If it’s getting cold and you want to be sure you’re not going to have any issues, put an additive in your fuel that prevents gelling. If you forget or get lower quality fuel than you expected, there are also some additives that can un-gel fuel in an emergency.
If you have a block heater, use it. Again, diesels do not like the cold and a block heater will keep your block and oil warm and prevent a cold start. If you have a block heater, test it before the temperatures drop too much to make sure it’s working when you need it to. If you don’t have a block heater, they can usually be installed.
Tires are an issue that it’s always good to check and keep up on. The only differences are that in winter you have a greater need for them to be in good shape and they’re more of a pain to deal with. Before you get snow and ice coming down, make sure your tires are in good enough condition to handle the weather. Check that they have a proper amount of air in them, and a decent amount of tread. Add (or let out) air if your tires need it, and replace tires that are going bald.
In addition to making sure your tires are in good condition, make sure you are using the correct type of tires. If you’re driving on road and normally have mud tires on your truck, you might want to consider changing them to ones with a little more surface area. In wintry conditions, you’re going to want as much traction as possible. Even if you have normal tires, you can consider snow tires if you’re going to be driving a lot on bad roads. If you need more traction, consider snow chains; just check that the state(s) you’re driving in allow them.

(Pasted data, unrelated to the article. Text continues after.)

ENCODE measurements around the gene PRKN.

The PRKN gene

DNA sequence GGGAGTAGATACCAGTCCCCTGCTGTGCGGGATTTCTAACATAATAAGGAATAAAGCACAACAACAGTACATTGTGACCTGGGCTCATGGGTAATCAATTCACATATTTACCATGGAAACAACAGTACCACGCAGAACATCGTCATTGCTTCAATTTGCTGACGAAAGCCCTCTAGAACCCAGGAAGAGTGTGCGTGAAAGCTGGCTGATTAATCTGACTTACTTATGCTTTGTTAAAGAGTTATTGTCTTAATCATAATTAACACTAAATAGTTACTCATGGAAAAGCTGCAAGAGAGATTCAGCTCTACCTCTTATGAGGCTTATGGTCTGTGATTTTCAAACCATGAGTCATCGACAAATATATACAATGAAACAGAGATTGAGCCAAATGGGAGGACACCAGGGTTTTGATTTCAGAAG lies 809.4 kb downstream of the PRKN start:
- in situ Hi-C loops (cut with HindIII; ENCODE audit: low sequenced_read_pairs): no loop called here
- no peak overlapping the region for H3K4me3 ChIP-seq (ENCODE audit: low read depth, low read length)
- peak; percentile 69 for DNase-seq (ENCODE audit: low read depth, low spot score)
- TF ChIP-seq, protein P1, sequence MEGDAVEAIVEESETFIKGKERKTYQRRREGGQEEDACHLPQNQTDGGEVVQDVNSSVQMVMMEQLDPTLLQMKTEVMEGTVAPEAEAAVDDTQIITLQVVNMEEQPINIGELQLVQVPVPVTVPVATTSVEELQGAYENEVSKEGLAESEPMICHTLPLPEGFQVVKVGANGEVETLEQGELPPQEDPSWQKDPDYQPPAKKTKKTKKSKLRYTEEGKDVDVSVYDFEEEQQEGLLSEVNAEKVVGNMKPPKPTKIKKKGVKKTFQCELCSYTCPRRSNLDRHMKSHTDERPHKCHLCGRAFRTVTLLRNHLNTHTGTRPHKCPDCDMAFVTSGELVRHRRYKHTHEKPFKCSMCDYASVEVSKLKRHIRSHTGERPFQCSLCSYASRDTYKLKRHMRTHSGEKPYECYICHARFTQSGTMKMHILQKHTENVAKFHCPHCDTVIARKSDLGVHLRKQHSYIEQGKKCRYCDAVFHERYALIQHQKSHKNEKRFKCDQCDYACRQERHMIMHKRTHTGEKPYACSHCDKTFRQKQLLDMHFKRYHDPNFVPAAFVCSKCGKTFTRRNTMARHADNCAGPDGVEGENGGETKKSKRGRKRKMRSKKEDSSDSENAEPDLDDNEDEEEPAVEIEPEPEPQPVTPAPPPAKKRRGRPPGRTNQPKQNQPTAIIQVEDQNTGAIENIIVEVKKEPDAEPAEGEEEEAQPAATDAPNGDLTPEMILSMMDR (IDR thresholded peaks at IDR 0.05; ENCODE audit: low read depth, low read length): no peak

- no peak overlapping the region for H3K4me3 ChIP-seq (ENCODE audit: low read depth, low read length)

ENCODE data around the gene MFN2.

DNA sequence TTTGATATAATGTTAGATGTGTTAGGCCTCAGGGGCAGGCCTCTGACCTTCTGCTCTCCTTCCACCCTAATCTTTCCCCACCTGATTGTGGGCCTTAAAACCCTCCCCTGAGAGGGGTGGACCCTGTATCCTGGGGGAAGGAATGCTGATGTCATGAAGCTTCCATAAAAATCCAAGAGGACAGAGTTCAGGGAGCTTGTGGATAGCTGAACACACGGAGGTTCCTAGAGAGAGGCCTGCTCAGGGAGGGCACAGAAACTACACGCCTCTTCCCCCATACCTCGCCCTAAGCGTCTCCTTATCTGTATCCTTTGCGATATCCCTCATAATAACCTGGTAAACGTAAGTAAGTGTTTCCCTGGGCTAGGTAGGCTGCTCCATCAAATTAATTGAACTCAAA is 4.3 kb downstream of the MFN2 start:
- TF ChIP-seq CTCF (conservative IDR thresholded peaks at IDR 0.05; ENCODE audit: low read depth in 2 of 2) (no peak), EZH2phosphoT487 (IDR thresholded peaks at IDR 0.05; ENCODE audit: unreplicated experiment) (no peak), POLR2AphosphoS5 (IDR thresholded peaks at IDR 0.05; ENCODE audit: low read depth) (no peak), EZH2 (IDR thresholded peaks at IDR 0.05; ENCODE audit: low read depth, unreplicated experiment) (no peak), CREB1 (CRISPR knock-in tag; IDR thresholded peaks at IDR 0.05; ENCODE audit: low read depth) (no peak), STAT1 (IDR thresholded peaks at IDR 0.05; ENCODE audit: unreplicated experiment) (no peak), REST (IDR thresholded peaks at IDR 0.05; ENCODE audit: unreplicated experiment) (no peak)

A couple other, seemingly insignificant, things to check are your windshield and windshield wipers.
Check that your wipers are in good condition, or, if you haven’t replaced them in a while, do so. Changing your windshield wipers is a relatively inexpensive replacement that needs to be done more often than most people actually do it. Visibility is hard enough in winter without the added hindrance of your wipers not functioning fully.
Also review your windshield for cracks and chips. If you find any, get them repaired as soon as possible. A tiny chip may not cause any damage in nice, warm weather, but can quickly turn into a larger crack when the air is cold.
Finally, if you’re going to be driving long distances or in remote locations, pack an emergency supply kit. It may seem silly while you’re doing it, but you’ll be grateful if you end up stuck in a snowbank in the middle of the night.
Some things to consider for a supply kit:
- Hazard/emergency signs
- First aid kit
- Tow strap
- Tire chains
- Extra engine fluids (oil, coolant, washer fluid, etc.)
The following infographic summarizes this check list.
Try to check over your truck before it gets too cold. If you are procrastinating when it’s still warm, you’re definitely not going to want to do it when the weather is at its worst. Even after your big, preliminary check, it’s still a good idea to keep an eye on these things throughout the winter, too. For example, tire pressure is something that needs constant monitoring, and you can get a chip in your windshield at any time.
From engine to tires, your truck needs to be ready if you live in a cold winter area. Give HHP a call at 844-215-3406 to see how we can help you with your engine preparation needs, or request a quote here
Originally posted January 22, 2018, Updated November 20, 2018